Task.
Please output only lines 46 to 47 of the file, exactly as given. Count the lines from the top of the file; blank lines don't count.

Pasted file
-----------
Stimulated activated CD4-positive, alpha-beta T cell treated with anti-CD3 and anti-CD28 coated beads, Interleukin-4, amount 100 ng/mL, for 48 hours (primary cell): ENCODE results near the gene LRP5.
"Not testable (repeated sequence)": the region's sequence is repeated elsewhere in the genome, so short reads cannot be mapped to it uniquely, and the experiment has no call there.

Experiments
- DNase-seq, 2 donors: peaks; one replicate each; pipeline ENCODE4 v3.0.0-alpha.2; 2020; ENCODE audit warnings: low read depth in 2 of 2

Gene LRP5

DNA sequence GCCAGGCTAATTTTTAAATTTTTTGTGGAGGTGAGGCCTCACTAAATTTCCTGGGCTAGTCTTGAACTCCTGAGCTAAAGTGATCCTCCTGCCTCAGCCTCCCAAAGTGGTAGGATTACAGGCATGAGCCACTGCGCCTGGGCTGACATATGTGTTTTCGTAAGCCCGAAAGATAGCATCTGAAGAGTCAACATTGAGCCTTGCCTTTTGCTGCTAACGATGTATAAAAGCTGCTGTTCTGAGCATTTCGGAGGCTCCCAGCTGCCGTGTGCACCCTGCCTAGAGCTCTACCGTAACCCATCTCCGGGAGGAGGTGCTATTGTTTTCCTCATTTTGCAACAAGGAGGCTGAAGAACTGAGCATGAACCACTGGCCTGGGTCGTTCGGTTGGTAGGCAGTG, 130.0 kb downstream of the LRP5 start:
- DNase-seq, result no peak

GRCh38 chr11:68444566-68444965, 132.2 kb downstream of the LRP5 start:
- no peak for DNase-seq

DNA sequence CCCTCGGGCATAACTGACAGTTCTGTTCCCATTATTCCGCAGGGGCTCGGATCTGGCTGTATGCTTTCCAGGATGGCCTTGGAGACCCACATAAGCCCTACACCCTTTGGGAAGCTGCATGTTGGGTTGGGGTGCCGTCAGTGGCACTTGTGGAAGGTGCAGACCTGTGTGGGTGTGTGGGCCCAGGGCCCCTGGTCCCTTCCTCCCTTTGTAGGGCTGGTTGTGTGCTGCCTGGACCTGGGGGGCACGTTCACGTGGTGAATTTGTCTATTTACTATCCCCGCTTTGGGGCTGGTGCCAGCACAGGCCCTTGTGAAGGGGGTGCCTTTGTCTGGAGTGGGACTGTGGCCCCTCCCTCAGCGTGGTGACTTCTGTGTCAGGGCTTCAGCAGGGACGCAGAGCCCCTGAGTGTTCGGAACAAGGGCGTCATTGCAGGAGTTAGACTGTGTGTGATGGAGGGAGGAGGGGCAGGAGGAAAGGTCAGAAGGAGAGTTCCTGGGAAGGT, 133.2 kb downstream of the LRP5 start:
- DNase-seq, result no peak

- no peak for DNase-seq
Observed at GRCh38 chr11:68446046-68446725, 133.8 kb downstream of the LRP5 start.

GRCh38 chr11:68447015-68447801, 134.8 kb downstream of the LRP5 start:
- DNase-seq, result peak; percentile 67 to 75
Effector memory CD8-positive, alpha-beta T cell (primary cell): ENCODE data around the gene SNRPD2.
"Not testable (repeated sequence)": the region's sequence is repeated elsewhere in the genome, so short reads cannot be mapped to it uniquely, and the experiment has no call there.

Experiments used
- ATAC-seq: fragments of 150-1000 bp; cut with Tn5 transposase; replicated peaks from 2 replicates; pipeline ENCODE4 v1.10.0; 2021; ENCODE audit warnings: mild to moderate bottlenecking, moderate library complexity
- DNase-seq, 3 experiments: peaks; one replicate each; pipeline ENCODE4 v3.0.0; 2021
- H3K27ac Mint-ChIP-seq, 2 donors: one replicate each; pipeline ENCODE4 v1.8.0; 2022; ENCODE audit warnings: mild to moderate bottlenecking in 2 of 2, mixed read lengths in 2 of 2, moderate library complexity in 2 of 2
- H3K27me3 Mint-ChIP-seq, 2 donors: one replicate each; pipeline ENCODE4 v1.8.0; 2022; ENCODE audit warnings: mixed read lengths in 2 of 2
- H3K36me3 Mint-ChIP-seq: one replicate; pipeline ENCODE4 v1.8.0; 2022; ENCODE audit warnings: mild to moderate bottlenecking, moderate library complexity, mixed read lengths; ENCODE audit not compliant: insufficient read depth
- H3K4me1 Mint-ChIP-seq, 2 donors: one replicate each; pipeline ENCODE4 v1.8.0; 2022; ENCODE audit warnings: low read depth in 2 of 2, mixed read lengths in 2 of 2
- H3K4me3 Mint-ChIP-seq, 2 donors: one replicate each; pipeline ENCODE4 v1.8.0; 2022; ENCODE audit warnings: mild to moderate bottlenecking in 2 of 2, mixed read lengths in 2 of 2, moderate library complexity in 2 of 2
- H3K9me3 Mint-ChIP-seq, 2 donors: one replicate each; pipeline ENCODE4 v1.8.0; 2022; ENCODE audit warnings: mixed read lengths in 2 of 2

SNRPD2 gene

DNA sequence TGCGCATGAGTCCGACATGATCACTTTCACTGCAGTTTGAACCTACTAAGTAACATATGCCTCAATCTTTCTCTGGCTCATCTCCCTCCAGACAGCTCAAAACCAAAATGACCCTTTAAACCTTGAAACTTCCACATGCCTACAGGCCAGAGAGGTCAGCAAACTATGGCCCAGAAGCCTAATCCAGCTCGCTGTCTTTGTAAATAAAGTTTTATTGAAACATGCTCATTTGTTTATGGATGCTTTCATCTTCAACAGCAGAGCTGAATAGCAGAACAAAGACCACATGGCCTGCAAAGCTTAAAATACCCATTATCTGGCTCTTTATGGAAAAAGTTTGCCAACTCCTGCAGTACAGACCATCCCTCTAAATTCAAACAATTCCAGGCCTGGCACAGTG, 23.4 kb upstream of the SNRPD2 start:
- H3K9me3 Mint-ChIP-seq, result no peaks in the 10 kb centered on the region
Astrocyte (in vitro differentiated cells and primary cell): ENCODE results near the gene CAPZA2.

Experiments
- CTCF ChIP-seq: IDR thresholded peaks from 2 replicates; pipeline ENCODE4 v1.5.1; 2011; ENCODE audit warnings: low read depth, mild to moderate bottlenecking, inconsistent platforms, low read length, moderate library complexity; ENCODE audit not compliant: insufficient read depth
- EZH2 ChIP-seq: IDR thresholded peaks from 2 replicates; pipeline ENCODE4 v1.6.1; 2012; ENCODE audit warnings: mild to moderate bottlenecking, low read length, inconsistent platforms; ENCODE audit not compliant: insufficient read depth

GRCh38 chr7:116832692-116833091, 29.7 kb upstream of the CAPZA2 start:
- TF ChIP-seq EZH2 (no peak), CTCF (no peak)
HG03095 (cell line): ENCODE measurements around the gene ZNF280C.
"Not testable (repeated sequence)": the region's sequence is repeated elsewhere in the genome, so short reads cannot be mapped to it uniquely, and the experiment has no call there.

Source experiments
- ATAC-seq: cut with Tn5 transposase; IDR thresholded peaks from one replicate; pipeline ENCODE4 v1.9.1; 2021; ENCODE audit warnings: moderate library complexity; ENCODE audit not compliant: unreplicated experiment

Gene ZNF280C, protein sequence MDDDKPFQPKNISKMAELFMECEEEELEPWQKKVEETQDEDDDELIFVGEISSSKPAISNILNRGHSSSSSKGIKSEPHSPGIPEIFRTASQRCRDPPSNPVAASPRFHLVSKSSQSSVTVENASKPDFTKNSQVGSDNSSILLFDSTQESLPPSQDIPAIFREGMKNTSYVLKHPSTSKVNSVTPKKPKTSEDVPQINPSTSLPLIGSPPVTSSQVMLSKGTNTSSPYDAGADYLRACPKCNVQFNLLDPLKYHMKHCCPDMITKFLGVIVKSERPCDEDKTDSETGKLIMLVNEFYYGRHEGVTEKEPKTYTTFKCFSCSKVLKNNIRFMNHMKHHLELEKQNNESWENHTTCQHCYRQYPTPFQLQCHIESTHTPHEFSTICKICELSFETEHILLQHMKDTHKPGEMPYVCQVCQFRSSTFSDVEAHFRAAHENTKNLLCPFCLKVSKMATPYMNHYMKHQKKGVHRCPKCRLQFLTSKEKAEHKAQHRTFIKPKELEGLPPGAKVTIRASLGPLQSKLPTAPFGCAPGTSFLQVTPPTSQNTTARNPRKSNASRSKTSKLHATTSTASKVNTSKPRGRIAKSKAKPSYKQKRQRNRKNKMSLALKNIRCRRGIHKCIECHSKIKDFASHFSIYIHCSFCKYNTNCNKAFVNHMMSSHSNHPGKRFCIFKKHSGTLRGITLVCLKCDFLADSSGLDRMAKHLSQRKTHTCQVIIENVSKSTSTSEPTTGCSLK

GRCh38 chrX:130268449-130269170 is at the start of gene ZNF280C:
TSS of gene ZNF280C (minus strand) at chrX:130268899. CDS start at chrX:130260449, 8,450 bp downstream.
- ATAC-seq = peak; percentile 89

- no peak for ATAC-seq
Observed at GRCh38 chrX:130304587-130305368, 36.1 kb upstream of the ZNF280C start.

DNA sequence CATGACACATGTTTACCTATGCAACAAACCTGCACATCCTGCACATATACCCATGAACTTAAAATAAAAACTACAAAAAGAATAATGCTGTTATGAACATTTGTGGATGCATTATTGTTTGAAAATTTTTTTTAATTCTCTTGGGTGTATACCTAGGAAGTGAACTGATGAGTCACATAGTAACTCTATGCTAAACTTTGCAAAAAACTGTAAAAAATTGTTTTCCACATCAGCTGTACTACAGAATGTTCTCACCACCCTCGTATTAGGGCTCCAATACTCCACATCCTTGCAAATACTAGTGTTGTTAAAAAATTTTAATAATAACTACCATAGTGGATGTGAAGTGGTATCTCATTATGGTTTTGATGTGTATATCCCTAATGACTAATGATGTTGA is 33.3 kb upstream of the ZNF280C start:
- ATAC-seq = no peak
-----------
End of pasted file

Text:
DNA sequence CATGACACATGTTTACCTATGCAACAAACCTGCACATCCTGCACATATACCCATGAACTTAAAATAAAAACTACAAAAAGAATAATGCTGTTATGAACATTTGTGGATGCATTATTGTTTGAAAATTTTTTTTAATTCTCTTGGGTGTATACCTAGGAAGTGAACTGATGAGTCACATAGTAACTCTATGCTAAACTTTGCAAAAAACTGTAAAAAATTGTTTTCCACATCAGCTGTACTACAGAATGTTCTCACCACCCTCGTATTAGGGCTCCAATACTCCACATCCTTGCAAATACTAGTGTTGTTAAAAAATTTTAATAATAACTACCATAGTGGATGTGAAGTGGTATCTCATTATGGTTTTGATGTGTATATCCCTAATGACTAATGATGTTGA is 33.3 kb upstream of the ZNF280C start:
- ATAC-seq = no peak